This may be blasphemous to some people, but Emily in Paris is so much better than Sex and the City.
I only compare because they were both created, written, and executive produced by Darren Star. While I have to admit I was never a fan of his 90s or early 2000s shows, the new Netflix rom-com starring Lily Collins was like a balm for my travel-starved soul.
In the era of quarantine and COVID-19, everyone will be grateful to live vicariously through Emily Cooper as she gets the opportunity of a lifetime, lands her dream job and moves to Paris in the span of a week.
The first few episodes of the show brilliantly capture the dichotomy between the French and the Americans. Emily, who is living every white American girl’s dream of moving to Europe and accidentally becoming an Instagram influencer, experiences quite the culture shock from the moment she steps on French soil. Of course, she demands to see the chef when she claims the meat of her first meal in Paris isn’t well cooked.
She’s entitled in the way that Americans abroad can be: not maliciously, but simply not comprehending that the American way is not the only–or always the right–way, and that the world doesn’t revolve around the USA or spin on their axis. The French, proud as they are, miss no opportunity to remind her of this.
The most obvious example of Emily’s naïve, internalized American superiority complex is that she does not worry about walking in a French office not knowing a single word of French beyond oui and bonjour, but expecting everyone to speak perfect English in their own country. With her positive, can-do attitude, she thinks she can learn French by taking a course, underestimating the complexity of the language, something that her new colleagues immediately disdain her for.
The climax of this American absurdity is reached when Emily tries to convince the Louvre to put a bed in the same room as the Monna Lisa in a marketing installation she’s working on, and she actually believes they will let her, because, after all, “Beyoncè did it.”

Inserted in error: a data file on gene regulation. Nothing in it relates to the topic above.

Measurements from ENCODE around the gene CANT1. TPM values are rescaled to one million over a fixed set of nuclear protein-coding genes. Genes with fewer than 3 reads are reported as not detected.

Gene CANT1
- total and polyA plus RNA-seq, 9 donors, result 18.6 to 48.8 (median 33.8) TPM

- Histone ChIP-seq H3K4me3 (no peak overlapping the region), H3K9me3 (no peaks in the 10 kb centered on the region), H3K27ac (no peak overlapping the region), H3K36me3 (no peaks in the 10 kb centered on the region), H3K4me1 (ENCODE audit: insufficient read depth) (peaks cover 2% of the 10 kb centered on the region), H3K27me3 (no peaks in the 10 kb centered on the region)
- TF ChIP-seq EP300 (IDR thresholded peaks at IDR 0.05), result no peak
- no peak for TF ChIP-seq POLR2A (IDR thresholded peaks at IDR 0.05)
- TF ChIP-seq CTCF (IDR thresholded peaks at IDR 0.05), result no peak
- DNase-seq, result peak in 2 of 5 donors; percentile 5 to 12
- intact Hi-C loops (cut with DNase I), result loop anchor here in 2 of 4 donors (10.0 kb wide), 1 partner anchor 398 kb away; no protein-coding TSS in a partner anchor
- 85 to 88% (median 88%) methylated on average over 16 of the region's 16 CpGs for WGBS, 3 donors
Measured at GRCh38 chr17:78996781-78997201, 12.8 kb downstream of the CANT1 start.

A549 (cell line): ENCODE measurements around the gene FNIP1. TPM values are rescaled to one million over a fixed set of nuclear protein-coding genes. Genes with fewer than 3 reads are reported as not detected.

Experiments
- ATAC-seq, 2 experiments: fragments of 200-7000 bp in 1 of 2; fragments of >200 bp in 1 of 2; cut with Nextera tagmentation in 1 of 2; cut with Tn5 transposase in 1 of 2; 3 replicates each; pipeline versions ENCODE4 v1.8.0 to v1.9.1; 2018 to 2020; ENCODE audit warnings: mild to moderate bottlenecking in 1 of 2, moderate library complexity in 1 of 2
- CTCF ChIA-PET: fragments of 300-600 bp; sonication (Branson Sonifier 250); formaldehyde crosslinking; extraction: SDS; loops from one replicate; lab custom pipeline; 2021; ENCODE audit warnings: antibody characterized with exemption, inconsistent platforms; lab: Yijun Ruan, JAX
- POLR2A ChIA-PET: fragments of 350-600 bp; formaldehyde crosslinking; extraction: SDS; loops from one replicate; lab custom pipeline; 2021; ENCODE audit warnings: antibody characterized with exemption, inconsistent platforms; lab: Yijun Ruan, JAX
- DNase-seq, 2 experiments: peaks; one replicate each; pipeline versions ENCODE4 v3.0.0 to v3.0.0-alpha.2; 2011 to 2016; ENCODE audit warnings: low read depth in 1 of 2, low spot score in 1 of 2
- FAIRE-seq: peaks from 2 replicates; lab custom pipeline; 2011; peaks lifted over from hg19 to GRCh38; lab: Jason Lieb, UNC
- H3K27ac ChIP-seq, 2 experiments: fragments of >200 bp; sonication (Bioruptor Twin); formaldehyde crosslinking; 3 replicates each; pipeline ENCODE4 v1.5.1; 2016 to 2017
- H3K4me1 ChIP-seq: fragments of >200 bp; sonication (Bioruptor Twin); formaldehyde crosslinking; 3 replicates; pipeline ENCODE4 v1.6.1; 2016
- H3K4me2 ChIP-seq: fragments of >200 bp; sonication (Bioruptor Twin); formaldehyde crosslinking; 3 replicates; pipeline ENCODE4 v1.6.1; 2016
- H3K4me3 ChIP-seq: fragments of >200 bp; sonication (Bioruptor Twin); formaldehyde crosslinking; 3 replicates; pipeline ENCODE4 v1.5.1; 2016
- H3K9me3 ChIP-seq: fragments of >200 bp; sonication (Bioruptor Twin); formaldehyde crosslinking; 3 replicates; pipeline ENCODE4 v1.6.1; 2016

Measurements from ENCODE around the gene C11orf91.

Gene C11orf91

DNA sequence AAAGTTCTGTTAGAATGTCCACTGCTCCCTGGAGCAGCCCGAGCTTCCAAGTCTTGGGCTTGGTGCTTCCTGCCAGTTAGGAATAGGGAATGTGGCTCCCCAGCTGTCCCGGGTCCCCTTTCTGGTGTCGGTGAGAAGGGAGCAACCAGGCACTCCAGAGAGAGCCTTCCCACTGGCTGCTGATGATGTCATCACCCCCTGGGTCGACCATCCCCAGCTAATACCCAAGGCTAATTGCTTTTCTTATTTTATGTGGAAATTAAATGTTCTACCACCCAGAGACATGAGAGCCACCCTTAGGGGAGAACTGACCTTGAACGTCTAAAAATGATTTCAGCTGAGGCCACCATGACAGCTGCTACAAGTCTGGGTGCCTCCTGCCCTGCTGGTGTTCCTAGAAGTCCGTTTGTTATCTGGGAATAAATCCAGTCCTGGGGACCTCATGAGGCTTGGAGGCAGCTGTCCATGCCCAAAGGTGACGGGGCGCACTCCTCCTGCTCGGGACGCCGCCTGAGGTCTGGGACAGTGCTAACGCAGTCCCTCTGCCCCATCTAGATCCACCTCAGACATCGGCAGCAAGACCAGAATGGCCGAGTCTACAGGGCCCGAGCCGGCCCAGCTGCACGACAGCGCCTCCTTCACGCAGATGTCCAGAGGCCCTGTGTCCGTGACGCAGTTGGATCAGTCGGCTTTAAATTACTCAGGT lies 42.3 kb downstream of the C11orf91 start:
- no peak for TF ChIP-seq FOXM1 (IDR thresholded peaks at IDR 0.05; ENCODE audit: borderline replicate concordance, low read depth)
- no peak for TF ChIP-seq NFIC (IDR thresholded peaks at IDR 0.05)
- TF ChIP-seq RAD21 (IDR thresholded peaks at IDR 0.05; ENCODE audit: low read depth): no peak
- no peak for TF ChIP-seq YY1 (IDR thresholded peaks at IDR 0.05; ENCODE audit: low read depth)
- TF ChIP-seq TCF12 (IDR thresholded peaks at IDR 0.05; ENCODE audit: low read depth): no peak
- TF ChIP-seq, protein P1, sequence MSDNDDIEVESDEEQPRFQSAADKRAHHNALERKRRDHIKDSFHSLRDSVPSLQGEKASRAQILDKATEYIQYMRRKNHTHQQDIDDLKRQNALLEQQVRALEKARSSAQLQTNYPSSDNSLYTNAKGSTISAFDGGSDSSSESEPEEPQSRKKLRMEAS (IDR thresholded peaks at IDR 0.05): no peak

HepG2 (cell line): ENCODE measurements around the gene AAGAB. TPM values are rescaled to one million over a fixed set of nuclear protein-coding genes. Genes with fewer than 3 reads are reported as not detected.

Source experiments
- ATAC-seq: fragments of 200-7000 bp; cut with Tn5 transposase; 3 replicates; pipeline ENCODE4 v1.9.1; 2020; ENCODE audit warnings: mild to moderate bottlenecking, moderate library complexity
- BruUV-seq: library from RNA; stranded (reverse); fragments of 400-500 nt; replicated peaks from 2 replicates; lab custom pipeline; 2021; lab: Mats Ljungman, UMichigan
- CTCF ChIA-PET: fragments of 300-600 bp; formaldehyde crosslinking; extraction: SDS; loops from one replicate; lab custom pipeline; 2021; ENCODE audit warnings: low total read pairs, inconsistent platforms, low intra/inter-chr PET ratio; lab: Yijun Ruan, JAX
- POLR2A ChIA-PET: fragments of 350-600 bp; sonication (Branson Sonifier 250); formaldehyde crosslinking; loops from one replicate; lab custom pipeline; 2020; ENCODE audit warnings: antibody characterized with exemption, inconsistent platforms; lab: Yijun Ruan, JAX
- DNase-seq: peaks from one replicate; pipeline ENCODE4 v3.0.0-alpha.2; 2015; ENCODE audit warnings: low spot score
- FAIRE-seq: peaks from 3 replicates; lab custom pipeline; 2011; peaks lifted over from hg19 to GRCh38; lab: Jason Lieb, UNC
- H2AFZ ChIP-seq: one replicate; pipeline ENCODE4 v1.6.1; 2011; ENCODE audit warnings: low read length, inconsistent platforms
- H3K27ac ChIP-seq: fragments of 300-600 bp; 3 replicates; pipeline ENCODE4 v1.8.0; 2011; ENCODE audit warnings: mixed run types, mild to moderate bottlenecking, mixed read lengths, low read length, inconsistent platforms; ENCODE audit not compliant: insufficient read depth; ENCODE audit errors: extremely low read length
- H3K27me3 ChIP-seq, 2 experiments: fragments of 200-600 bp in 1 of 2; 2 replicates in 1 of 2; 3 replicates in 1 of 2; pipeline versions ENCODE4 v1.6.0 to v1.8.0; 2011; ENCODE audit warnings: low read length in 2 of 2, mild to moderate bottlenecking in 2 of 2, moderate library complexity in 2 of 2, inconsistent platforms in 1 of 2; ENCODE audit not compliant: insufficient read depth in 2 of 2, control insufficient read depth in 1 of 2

Emily’s error is in repeatedly trying to make Paris (and her workplace) American. The city and French culture are intriguing and inviting, but a mystery that she can’t make sense of, so she tries to make it fit into the patterns she knows and loves.
After many instances of the French’s close-mindedness getting in the way of Emily truly enjoying her new life, we witness one of the finest dialogues in the series when one of Emily’s colleagues invites her to abandon her perspective and look at things through different lenses. He then brilliantly summarizes the American/French lifestyle paradox: “You live to work, we work to live,” and illustrates the ambivalence and cultural clash of (French) arrogance versus (American) ignorance.
The show maintains a good pace throughout the 10 episodes, balancing new characters and mini storylines and plot twists in a way that doesn’t feel like a sitcom at all. Emily quickly becomes friends with Mindy (played by the gorgeous Tony-winning Ashley Park who gifts us with a couple of singing moments in the show), a sassy Chinese girl who’s in Paris to escape her rich heiress and failed teen idol life (loved the episode where her crazy rich Asian friends come to visit!) and then with bubbly, extrovert Camille, also a rich heiress, whose family owns a chateau and produce champagne.
Everything is perfect in the friend department, except one of her new pals is dating the young man Emily kissed passionately the other night. This spirals down in a lot of tension, sexual and otherwise, between the three characters which had me begging for polyamory, as Emily is torn between being a good friend and giving in to her budding feelings.